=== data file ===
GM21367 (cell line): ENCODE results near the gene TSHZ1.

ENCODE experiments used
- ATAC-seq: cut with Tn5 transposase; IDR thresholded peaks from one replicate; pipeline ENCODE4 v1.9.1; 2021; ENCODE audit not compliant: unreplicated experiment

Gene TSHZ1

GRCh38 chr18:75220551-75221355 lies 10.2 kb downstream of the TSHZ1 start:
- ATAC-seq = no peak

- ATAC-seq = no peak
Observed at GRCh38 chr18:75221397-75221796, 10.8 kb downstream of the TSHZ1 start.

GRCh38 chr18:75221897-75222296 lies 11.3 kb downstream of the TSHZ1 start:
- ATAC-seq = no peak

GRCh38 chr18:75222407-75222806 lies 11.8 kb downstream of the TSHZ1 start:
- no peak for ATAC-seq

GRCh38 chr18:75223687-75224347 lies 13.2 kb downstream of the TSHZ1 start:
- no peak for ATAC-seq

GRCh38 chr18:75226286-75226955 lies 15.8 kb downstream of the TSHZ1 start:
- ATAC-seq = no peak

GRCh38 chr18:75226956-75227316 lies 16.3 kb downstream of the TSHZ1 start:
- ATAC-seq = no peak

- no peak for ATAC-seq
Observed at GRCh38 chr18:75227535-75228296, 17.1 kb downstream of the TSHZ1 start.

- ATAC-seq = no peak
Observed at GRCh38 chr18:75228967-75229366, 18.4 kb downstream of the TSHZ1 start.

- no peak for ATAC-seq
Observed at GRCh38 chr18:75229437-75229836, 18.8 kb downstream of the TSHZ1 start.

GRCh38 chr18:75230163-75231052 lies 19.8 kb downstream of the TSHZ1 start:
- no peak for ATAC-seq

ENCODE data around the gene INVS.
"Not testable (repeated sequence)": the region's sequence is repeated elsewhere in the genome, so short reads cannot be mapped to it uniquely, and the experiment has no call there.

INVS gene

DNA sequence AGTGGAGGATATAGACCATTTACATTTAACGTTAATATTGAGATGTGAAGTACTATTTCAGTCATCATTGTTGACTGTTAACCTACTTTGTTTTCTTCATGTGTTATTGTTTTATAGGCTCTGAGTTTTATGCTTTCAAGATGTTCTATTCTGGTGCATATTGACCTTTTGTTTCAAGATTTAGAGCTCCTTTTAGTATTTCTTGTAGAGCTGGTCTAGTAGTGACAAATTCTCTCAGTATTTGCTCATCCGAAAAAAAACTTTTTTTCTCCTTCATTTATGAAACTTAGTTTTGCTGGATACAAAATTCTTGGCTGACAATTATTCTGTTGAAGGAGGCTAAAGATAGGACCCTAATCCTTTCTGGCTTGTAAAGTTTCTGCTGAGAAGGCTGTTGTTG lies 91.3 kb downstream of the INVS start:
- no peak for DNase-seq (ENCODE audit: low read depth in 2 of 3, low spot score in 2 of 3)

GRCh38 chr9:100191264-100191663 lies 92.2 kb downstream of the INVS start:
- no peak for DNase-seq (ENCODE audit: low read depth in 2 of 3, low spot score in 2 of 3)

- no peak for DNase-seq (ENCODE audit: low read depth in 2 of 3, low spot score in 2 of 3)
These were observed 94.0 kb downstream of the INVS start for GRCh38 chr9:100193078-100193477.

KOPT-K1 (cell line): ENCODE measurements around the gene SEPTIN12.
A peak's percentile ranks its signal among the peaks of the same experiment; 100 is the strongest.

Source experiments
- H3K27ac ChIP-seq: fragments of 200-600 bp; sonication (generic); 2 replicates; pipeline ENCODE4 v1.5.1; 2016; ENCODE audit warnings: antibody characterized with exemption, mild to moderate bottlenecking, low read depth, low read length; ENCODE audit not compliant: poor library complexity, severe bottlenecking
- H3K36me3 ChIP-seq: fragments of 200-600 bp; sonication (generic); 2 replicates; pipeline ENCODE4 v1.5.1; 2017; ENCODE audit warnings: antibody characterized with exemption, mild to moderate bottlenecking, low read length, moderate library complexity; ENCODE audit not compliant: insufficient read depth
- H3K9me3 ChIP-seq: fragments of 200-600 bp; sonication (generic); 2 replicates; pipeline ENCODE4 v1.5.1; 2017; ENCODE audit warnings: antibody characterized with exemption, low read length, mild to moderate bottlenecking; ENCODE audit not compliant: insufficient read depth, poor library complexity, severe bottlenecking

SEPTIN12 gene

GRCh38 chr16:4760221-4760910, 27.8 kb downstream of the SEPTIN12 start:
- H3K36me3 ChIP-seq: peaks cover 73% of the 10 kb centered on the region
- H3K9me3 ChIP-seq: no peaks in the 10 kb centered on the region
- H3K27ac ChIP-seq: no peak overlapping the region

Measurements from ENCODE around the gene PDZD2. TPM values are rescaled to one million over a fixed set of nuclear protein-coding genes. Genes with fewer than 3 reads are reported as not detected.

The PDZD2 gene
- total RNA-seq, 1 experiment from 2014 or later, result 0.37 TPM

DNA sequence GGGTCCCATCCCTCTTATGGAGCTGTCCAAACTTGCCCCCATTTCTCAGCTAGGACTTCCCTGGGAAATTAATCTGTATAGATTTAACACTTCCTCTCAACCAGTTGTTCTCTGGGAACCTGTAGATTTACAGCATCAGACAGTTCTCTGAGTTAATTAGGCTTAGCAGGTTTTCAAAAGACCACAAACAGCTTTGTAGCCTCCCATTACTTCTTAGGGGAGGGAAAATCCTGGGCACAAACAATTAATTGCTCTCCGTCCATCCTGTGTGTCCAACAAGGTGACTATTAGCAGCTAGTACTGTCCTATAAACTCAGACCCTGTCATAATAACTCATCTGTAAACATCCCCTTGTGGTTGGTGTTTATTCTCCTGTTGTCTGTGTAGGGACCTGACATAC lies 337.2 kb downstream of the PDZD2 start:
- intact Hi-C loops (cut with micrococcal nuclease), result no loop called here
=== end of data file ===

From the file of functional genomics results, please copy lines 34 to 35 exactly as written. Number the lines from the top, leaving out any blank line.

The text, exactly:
- no peak for DNase-seq (ENCODE audit: low read depth in 2 of 3, low spot score in 2 of 3)
These were observed 94.0 kb downstream of the INVS start for GRCh38 chr9:100193078-100193477.